The works of Thomas Moore, Volume 13

Front Cover

Common terms and phrases

Popular passages

Page 7 - Taint not thy mind, nor let thy soul contrive Against thy mother aught; leave her to heaven, And to those thorns that in her bosom lodge To prick and sting her.
Page 273 - What are the people to think of our sincerity ? — What credit are they to give to our professions ? — Is this system to be persevered in ? — Is there nothing that whispers to that right honourable gentleman, that the crisis is too big, that the times are too gigantic, to be ruled by the little hackneyed and every-day means of ordinary corruption...
Page 149 - ... if he were to put all the political information which he had learned from books, all which he had gained from science, and all which any knowledge of the world and its affairs had taught him, into one scale, and the improvement which he had derived from his Right Honourable Friend's instruction and conversation were placed in the other, he should be at a loss to decide to which to give the preference.
Page 451 - Opera), the best farce (the Critic— it is only too good for a farce), and the best Address (Monologue on Garrick), and, to crown all, delivered the very best Oration (the famous Begum Speech) ever conceived or heard in this country.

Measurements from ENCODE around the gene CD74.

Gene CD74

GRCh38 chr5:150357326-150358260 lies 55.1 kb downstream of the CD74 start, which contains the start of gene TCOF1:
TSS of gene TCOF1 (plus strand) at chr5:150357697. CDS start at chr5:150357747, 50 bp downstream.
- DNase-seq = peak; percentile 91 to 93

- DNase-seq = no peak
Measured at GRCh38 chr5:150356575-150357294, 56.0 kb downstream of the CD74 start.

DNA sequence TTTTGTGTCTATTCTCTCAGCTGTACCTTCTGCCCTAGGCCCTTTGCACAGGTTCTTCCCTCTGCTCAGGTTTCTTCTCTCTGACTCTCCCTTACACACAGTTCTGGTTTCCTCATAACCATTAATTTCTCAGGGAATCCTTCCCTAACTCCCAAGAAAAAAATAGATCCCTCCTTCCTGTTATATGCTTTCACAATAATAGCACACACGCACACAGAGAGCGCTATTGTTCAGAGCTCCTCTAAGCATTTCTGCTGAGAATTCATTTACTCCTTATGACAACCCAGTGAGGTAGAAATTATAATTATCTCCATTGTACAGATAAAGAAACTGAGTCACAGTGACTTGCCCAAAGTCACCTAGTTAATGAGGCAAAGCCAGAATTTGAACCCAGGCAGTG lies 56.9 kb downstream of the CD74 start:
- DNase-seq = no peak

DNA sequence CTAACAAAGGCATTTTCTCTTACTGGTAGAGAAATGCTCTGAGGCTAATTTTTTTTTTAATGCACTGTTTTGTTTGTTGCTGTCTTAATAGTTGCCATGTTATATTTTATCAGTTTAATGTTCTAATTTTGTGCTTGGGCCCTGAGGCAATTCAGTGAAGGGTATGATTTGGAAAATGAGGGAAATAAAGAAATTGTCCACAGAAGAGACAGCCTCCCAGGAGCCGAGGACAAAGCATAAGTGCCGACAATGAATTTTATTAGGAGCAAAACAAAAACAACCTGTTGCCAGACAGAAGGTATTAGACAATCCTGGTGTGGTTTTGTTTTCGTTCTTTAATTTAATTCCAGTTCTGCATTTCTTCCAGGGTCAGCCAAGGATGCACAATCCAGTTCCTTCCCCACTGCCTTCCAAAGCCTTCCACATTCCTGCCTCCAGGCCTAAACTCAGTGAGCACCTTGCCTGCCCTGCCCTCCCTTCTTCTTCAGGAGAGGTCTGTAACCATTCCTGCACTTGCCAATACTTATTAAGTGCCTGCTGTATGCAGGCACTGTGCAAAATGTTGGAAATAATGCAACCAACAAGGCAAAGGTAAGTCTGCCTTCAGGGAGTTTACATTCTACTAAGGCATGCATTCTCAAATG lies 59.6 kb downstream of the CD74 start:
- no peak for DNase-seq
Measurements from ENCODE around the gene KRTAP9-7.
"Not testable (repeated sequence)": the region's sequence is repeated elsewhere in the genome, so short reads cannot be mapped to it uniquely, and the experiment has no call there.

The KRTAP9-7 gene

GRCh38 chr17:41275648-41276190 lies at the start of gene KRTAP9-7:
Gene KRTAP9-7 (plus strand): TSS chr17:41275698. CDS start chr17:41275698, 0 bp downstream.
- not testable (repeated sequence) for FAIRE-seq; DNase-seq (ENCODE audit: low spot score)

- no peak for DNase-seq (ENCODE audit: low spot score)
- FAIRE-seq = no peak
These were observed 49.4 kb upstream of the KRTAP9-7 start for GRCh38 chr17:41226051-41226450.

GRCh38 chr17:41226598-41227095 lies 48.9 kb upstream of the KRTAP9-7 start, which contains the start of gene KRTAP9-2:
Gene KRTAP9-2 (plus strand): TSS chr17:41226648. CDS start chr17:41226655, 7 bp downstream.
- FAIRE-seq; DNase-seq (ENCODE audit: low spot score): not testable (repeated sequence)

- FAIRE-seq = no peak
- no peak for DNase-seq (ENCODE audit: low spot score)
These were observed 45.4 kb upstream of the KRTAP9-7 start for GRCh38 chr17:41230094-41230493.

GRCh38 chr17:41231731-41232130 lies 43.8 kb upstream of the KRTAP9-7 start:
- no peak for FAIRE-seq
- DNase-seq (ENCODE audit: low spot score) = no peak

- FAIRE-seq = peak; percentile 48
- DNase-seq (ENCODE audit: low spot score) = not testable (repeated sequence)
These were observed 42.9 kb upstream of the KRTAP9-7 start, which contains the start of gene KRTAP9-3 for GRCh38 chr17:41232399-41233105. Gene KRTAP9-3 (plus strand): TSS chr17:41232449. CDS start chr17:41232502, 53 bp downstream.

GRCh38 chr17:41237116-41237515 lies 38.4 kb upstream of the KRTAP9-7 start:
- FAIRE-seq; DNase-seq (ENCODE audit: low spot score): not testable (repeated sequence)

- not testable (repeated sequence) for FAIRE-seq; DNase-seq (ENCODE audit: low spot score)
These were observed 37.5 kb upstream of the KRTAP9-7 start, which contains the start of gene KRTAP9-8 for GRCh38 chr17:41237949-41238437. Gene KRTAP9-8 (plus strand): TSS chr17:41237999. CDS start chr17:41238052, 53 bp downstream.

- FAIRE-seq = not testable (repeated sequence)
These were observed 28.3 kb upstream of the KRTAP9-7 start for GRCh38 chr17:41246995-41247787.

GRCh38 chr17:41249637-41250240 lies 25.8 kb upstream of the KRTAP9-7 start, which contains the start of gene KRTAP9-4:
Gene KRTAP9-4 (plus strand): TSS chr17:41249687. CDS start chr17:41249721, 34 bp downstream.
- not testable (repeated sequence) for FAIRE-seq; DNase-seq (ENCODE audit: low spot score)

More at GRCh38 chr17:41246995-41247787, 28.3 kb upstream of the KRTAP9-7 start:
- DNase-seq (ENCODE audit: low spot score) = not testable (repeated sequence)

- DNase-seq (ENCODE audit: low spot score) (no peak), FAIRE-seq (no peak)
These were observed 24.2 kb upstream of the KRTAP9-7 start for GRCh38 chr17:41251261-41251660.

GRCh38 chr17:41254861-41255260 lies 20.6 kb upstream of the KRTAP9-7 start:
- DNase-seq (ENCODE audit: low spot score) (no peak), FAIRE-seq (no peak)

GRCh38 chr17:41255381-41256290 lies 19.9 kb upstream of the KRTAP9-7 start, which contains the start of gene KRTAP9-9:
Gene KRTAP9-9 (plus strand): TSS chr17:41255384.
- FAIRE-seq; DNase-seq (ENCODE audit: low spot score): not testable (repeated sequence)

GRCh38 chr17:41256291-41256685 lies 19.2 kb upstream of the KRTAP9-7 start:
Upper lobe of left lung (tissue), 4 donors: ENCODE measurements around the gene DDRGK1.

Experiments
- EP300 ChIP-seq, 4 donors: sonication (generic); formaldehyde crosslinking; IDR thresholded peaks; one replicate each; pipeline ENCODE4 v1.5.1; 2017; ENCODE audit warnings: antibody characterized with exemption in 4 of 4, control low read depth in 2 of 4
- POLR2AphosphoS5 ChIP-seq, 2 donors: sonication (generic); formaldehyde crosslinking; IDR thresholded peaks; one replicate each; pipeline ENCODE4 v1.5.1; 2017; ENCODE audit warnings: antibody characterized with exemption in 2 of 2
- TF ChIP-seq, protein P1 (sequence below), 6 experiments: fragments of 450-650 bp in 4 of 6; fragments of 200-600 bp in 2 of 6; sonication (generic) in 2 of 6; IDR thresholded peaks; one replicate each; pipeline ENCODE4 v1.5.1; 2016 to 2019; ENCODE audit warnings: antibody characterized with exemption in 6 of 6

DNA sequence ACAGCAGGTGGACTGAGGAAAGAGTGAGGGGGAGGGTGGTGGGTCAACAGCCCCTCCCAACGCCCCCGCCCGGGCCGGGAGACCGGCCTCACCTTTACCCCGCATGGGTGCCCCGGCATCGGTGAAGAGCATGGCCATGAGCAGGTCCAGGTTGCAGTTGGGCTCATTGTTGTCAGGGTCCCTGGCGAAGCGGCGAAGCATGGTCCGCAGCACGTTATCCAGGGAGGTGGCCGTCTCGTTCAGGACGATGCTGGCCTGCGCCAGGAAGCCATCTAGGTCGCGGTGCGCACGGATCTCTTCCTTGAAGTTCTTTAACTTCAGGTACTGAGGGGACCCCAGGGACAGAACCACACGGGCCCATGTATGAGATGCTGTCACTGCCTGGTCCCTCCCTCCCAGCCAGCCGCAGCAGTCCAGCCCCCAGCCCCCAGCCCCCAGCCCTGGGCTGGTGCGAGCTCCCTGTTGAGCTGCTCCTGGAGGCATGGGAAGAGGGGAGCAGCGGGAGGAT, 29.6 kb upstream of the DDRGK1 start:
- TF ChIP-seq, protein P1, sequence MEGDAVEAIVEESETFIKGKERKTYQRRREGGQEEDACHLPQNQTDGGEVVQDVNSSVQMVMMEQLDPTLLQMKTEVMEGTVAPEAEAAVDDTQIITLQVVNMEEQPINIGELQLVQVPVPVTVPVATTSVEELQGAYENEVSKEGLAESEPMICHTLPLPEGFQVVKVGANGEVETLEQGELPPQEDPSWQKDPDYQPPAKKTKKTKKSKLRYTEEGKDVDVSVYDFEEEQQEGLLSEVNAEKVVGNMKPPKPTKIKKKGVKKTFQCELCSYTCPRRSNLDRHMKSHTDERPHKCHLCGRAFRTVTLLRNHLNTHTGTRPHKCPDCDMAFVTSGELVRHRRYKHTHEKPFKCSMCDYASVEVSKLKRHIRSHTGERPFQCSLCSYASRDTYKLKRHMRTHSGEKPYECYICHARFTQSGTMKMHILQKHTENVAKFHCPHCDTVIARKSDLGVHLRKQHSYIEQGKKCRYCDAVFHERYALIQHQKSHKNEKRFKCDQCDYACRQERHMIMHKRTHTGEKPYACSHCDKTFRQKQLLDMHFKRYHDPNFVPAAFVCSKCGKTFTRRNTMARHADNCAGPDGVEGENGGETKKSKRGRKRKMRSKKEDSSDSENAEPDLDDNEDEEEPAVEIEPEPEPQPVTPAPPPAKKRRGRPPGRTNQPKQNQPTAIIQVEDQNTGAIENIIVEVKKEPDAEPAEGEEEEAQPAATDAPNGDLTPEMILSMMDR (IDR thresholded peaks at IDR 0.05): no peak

Page 470 - Was this then the fate of that high-gifted man, " The pride of the palace, the bower and the hall, " The orator, — dramatist, — minstrel, — who ran " Through each mode of the lyre, and was master of all...
Page 270 - Britain, and of civil society itself, depend — do I require of you, that you should make a temporary sacrifice, in the cause of human nature, of the greater part of your private incomes ? No, gentlemen, I scorn to take advantage of the eagerness of your zeal ; and to prove that I think the sincerity of your...
Page 38 - I exhort you to look, not so much to words which may be denied or quibbled away, but to the plain facts, — to weigh and consider the testimony in your own minds : we know the result must be inevitable. Let the truth appear, and our cause is gained. It is this — I conjure your lordships, for your own honour, for the honour of the nation, for the honour of human nature, now entrusted to your care, — it is this duty that the Commons of England, speaking through us, claim at your hands.
Page 31 - Sheridan answered in a half whisper, " I said 'voluminous.' " It is well known that the simile of the vulture and the lamb, which occurs in the address of Rolla to the Peruvians, had been previously employed by Mr. Sheridan, in this speech; and it showed a degree of indifference to criticism, — which criticism, it must be owned, not unfrequently deserves, — to reproduce before the public an image, so notorious both from its application and its success.
Page 89 - that a committee " be appointed to examine the Journals of the house, and report' " precedents of such proceedings as may have been had in cases " of the personal exercise of the royal authority being prevented " or interrupted by infancy, sickness, infirmity, or otherwise, " with a view to provide for the same.
Page 463 - I find things settled so that 150/. will remove all difficulty. I am absolutely undone and broken-hearted. I shall negotiate for the Plays successfully in the course of a week, when all shall be returned. I have desired Fairbrothcr to get back the Guarantee for thirty.

Bibliographic information